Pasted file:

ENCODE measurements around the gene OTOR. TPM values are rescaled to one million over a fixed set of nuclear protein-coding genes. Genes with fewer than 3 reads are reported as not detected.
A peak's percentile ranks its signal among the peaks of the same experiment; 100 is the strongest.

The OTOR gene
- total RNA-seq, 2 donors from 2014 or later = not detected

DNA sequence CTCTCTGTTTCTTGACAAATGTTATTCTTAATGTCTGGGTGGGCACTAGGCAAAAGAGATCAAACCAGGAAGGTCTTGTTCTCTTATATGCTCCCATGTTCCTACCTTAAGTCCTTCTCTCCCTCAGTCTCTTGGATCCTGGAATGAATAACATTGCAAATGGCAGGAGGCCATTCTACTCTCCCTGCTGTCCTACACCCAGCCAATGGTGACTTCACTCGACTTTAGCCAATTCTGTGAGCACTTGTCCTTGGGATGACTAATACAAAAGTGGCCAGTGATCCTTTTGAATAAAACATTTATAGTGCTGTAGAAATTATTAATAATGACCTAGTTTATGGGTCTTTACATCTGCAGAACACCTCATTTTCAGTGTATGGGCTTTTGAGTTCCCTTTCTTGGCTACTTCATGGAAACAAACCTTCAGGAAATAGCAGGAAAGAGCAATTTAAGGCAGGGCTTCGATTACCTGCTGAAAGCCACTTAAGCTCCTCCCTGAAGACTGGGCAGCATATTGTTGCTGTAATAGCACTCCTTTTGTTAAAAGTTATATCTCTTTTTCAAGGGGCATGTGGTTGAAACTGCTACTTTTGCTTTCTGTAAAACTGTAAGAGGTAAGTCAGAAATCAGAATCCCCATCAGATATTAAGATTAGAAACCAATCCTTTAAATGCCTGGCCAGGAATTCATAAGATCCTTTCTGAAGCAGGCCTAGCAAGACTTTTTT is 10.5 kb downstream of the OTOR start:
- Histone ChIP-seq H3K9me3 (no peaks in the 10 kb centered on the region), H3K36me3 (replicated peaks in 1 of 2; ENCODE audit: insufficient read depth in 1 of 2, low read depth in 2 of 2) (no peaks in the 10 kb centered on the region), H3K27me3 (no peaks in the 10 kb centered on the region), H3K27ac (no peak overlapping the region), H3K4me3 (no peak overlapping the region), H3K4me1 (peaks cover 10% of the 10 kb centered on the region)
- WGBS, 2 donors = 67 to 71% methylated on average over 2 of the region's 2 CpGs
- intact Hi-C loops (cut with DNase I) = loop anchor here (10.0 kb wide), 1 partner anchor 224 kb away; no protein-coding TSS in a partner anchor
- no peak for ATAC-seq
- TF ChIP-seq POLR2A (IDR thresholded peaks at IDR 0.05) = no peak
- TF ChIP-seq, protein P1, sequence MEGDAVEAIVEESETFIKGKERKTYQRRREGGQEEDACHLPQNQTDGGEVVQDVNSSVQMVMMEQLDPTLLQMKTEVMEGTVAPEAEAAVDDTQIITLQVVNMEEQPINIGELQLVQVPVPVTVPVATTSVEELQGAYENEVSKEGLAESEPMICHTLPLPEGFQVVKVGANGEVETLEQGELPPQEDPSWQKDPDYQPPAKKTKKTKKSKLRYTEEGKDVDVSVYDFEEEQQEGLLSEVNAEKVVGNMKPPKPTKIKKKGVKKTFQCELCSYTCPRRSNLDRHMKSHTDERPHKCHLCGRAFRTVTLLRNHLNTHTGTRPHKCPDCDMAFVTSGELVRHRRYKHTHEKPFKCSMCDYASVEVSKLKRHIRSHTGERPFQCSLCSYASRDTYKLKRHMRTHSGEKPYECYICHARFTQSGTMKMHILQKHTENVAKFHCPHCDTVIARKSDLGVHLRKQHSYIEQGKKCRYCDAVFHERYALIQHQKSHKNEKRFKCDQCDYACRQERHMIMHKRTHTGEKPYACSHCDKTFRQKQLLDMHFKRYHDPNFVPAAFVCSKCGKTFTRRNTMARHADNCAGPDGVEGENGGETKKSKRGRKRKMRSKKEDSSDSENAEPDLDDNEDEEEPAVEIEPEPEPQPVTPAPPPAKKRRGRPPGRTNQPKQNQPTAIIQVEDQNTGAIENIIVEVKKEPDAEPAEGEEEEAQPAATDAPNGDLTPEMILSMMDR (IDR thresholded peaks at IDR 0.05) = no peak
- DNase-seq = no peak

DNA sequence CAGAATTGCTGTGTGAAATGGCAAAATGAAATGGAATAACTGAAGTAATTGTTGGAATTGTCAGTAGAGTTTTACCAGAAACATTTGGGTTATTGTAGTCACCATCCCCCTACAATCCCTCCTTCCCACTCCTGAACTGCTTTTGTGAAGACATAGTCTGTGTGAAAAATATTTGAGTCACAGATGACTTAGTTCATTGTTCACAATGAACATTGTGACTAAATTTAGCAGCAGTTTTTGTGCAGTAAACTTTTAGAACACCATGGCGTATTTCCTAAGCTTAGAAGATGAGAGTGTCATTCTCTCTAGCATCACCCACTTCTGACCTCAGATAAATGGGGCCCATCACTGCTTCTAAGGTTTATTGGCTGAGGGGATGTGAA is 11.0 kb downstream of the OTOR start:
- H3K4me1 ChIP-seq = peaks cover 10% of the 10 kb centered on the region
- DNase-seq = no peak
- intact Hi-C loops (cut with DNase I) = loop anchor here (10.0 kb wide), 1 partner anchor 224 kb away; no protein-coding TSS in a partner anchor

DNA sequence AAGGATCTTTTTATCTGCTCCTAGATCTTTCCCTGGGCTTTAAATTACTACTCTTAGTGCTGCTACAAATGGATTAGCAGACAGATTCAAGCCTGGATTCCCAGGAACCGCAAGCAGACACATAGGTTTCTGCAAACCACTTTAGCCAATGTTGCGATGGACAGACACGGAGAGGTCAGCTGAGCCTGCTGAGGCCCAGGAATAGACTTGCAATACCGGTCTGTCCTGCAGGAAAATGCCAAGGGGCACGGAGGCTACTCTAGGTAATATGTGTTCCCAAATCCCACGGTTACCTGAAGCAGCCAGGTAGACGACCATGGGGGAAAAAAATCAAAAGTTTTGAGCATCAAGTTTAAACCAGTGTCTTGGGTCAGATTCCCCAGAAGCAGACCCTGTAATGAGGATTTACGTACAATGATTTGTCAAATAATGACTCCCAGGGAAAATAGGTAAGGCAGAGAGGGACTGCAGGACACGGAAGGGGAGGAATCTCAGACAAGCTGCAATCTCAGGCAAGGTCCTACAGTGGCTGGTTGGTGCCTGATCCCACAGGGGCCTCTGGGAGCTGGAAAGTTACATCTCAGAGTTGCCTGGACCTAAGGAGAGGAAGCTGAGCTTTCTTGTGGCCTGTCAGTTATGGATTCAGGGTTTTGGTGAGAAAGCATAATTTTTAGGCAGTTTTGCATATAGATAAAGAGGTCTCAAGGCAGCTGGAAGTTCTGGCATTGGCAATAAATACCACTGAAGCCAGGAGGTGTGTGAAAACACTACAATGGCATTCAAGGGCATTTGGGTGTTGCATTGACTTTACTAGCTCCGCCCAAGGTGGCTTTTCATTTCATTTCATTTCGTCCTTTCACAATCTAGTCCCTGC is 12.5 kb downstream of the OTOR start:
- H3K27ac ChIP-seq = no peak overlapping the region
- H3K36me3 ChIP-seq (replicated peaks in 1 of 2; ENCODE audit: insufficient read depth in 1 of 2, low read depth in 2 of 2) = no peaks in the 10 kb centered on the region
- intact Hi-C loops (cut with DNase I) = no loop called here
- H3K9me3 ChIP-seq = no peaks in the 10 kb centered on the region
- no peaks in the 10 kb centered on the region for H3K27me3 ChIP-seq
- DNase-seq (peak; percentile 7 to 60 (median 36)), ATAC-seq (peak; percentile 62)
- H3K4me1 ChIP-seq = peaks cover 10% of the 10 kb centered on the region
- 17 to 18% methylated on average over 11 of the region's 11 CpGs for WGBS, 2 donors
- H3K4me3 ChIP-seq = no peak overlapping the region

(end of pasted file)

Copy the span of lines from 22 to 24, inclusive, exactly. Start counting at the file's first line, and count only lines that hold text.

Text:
- no peaks in the 10 kb centered on the region for H3K27me3 ChIP-seq
- DNase-seq (peak; percentile 7 to 60 (median 36)), ATAC-seq (peak; percentile 62)
- H3K4me1 ChIP-seq = peaks cover 10% of the 10 kb centered on the region